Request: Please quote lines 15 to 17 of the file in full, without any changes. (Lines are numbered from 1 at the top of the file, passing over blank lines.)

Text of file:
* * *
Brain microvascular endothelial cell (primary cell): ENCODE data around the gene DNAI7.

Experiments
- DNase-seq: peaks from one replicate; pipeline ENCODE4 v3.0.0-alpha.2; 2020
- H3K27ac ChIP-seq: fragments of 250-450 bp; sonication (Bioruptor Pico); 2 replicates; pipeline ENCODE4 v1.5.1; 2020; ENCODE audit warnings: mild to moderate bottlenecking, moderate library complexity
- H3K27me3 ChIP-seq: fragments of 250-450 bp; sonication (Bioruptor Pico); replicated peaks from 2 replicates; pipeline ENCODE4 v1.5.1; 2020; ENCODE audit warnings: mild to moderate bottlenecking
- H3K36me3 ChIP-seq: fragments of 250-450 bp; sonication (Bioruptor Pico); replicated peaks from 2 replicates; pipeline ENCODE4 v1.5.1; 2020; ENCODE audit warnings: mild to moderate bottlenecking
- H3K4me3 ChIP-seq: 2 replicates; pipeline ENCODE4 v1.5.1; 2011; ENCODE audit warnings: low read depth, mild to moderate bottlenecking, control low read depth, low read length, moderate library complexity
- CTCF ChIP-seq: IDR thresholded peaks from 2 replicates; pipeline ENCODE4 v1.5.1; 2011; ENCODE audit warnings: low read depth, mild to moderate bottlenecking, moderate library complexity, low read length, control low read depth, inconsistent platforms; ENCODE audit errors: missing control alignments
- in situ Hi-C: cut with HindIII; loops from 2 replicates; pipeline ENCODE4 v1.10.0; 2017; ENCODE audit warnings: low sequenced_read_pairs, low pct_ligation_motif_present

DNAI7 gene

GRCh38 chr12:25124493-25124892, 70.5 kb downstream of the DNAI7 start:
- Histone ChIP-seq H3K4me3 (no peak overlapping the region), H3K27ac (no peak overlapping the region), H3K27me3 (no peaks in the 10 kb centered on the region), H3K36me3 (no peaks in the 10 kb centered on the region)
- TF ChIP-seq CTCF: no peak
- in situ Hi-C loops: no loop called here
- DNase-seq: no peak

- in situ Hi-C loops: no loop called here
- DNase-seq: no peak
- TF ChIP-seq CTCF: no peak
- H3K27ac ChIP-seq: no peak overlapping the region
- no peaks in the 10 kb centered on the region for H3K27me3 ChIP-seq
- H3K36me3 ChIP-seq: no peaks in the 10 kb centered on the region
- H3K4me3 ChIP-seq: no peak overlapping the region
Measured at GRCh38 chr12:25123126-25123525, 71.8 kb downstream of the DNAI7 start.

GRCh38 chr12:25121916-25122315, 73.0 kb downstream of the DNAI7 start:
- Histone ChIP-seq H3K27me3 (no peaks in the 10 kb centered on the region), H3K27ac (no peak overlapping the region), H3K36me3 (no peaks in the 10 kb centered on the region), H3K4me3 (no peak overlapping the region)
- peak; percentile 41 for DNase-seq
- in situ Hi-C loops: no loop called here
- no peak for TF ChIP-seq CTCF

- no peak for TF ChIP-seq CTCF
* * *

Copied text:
- DNase-seq: no peak

- in situ Hi-C loops: no loop called here
- DNase-seq: no peak